I was reminded of this false dichotomy this evening after reading through a post by an old mentor of mine, Fr. Robert Connor, who blogs at The Truth Will Make You Free. In a series of posts there, Fr. Connor takes George Weigel to task for "misunderstanding" Benedict XVI's "hermeneutic of continuity". The posts are many and long--I particularly recommend this one, this one, and this one. It seems as though the principal target of Fr. Connor's critique is Weigel's complaint against some aspects of Caritas in Veritate. Other Catholic bloggers have already taken Weigel to task for his apparently schizoid reading of that encyclical, and I won't add to the confusion by taking him on myself. Upon reading Weigel's critique, I did get the impression that he was rather selective with his material, but one thing that he clearly did not get wrong, in my view, is the import of Benedict XVI's famous slogan, the "hermeneutic of continuity". The expression is drawn from the Pope's address to the Roman curia of 22 December 2005, and it refers to the fact that the Second Vatican Council stands in a relationship of doctrinal continuity with the totality of Magisterial teachings of the Church leading up to Vatican II. Although this fact should come as a surprise to nobody, there certainly have been pundits who wished to assert that "Vatican II changed everything", and by "change" they mean that the Council reversed, or else substantively modified, traditional teachings. This view Benedict rejected as the "hermeneutic of discontinuity and rupture", that is, these pundits think that many of the Church's traditional teachings--the ones the pundits dislike the most, of course--are not only open to revision, but have, in fact, been revised.

This sort of a view is incoherent, and Benedict was right to contrast it with the proper view of the Church's Magisterium as continuous and unbroken. Weigel has put it this way:
Throughout his pontificate, and in Caritas in Veritate, Pope Benedict XVI has been at pains to stress the continuity of Catholic life and thought before and after the Second Vatican Council: what he terms a “hermeneutics of continuity,” as distinguished from a “hermeneutics of rupture.” Or, in lay language, the claim that the Catholic Church reinvented itself at Vatican II is simply wrong.
Yet this statement, and others like it, from Weigel is what my old friend Fr. Connor objects to. He says:
It’s difficult not to contradict Weigel with Karol Wojtyla’s profound assessment of Vatican II as crossing the threshold from noetic object to subject. Nothing could be more profound and telling in that it is a reorienting of the entire doctrine of the Church from propositional truth to personal “attitude” of self-gift in the ontological horizon of subjectivity.
I don't know how difficult it is not to contradict Weigel, but I do know how hard it is to make sense of Fr. Connor's objection to Weigel, since I've been trying to do just that for some time now and I can't do it. As I read through Fr. Connor's various posts on this topic, it seems to me that he actually agrees with Weigel that the Church's teachings are consistent from the beginning right through Vatican II; his main point of departure is not on the logical point (which was also Benedict's), but on a more esoteric point that seems to come, not from anything Benedict had to say, but from a decidedly anti-analytic philosophical stance. In short, Weigel and his ilk are the chimps. But are they wrong? Well, about some things they are, but not about the hermeneutic of continuity.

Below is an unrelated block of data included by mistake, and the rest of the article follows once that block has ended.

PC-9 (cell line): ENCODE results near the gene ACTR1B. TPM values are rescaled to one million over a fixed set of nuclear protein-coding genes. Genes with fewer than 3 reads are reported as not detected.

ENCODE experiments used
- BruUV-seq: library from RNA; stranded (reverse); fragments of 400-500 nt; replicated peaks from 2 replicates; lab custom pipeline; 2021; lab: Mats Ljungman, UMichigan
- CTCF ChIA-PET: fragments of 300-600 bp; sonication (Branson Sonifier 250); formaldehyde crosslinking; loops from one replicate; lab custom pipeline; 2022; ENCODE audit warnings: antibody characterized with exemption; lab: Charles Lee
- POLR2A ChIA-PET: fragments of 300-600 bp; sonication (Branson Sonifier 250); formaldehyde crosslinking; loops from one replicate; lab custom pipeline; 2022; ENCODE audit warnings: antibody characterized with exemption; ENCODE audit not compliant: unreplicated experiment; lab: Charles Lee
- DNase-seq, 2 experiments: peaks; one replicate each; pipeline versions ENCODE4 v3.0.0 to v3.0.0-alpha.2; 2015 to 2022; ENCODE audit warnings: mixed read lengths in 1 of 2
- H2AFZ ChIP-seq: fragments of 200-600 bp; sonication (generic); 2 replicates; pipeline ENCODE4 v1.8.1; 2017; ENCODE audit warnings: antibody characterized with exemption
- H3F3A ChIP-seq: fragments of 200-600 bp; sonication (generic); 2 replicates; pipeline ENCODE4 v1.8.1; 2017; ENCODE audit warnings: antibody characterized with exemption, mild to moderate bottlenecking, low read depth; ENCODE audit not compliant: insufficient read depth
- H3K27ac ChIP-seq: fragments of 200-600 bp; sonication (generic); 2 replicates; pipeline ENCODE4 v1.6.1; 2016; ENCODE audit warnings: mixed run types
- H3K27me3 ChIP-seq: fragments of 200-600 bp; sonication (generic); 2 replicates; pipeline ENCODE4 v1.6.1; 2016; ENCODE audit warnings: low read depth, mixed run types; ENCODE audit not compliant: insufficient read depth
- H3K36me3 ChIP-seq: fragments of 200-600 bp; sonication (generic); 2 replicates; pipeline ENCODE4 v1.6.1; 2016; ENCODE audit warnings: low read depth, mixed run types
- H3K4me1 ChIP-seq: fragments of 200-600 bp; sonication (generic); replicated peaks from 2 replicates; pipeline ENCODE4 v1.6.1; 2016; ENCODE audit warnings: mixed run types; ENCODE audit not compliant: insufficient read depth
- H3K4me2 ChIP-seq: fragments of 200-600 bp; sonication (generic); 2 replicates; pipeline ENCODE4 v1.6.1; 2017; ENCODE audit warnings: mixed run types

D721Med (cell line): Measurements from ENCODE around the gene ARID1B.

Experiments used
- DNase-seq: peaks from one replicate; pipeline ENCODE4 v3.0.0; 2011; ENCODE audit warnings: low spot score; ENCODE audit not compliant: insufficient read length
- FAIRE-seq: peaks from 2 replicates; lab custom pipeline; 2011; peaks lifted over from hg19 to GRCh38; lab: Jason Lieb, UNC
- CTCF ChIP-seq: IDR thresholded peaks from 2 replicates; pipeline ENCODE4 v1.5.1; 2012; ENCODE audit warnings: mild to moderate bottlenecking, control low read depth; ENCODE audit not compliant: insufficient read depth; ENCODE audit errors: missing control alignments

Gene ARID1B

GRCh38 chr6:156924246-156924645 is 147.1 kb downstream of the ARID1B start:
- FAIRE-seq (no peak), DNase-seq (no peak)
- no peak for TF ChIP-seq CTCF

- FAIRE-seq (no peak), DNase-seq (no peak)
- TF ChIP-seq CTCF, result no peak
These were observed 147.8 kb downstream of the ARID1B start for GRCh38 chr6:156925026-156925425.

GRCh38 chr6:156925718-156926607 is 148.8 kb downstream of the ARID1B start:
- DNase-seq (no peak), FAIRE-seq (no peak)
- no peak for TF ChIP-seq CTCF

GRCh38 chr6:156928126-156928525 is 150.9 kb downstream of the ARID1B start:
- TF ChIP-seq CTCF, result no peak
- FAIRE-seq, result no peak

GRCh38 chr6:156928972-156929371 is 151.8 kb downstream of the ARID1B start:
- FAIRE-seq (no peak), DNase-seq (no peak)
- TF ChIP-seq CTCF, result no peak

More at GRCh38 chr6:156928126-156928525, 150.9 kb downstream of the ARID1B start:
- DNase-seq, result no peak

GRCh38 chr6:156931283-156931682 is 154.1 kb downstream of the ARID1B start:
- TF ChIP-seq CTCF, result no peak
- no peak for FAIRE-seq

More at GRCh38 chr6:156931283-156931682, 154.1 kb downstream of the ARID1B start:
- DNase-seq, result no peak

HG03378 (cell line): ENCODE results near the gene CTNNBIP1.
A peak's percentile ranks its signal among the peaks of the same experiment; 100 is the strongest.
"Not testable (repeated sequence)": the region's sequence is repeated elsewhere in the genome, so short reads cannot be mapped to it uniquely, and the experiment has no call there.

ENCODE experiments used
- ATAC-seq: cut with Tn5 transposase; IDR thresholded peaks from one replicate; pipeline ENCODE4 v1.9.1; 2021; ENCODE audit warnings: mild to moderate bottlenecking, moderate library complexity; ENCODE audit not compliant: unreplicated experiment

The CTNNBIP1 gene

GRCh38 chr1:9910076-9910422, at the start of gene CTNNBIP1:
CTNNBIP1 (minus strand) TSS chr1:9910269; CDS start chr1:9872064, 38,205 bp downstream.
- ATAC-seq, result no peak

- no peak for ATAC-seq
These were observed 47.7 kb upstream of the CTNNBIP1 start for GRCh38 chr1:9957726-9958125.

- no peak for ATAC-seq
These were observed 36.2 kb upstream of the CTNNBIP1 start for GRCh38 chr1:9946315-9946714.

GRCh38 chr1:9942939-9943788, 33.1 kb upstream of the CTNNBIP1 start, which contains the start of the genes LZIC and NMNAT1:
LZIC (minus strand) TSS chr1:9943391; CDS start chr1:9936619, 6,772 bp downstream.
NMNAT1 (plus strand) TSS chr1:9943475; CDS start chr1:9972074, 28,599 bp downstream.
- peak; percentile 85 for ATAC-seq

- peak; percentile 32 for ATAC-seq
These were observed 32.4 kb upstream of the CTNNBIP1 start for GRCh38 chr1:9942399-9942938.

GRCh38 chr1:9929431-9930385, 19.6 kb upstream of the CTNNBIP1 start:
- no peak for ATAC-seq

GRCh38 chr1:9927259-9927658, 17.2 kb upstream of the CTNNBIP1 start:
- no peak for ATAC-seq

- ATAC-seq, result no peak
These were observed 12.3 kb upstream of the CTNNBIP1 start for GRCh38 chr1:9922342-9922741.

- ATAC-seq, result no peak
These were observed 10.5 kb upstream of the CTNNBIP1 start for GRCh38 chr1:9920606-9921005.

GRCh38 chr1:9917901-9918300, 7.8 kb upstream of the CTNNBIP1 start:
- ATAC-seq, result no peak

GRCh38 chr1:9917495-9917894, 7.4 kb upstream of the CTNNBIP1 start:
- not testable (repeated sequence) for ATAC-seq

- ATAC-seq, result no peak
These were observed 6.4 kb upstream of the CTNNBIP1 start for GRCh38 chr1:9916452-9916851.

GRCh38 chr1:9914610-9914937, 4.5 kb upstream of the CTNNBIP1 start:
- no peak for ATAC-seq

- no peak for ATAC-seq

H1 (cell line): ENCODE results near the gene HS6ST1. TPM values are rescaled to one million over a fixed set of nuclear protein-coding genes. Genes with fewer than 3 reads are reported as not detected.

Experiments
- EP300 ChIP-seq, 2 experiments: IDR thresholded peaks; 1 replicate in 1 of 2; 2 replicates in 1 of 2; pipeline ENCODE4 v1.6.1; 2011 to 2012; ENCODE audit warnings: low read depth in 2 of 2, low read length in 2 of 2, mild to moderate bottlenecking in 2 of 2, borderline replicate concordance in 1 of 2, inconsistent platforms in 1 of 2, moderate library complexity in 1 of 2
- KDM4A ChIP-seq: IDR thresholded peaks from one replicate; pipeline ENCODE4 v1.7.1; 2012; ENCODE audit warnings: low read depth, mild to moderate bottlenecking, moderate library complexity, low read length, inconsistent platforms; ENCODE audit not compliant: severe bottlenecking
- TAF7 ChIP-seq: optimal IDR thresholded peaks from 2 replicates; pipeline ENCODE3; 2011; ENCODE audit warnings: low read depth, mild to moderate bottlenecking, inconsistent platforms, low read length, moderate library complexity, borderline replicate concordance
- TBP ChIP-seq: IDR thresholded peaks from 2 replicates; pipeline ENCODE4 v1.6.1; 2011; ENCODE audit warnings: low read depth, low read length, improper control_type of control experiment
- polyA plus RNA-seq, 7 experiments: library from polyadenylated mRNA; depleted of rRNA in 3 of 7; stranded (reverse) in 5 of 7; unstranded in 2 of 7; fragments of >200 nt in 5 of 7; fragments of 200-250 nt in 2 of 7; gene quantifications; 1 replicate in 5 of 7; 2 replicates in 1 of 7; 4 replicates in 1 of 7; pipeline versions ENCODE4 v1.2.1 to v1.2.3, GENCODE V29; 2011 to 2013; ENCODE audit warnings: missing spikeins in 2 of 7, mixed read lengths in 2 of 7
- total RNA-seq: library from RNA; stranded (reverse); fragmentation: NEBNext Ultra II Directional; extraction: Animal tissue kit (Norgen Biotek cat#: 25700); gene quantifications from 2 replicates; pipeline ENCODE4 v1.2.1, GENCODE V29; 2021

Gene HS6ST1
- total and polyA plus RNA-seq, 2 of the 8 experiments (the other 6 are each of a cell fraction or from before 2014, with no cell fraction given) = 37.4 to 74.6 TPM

Fr. Connor is surely right to note, as he does in many of his posts, that there is an emphasis in the Magisterium on self-transcendence and the struggle for holiness. Is this new since the Council? Of course not, and Fr. Connor certainly does not say that it is new--indeed, he argues, correctly, that this was one of the central teachings of the Council but that it informs rather than changes what went before (he quotes extensively from Pope John Paul the Great on this point). What Fr. Connor thinks is "new" (though not "really" new) is the emphasis on what he calls the "subjective perspective" that the Church took on at the Council. "Subjective perspective" here is Continentalese for what Fr. Connor sees as a move away from certain kinds of theological questions ("What does this teaching mean?") to certain other kinds ("What sort of a life ought I to be living if I am a member in good standing of Christ's Body the Church?"). All theology, of course, is metaphor, so whether this is new or not is irrelevant to the question of whether the substance of the Magisterium has changed. Certainly perspectives on the Magisterium change all the time--that is, indeed, precisely what gives rise to the continuity of rupture that Pope Benedict so rightly laments. But changes in perspective are not changes in substance, and on this point Fr. Connor and George Weigel are in agreement. The only real change has been in the discourse: that common descendant of analytic and Continental philosophy that Michael Dummett talked about was having its heyday in the mid-nineteenth century, just prior to Vatican I. From the time of Frege and Nietzsche we begin to see the real rift between the analytic and Continental styles of philosophy, with Frege standing at the head of the analytic tradition (it would be a little unfair to put Nietzsche at the head of the Continental tradition, but if anyone tried to do it I would not say him nay). So what was really "new" at Vatican II was a shift away from the old-fashioned Thomistic style of philosophical discourse that had dominated theological pronouncements since before Trent and towards a new style of philosophical discourse that was highly favored by the most important (so-far) of the post-conciliar Popes, John Paul the Great. Whether the Thomists and the Balthasarians are really saying anything different is a question that I will leave to my readers.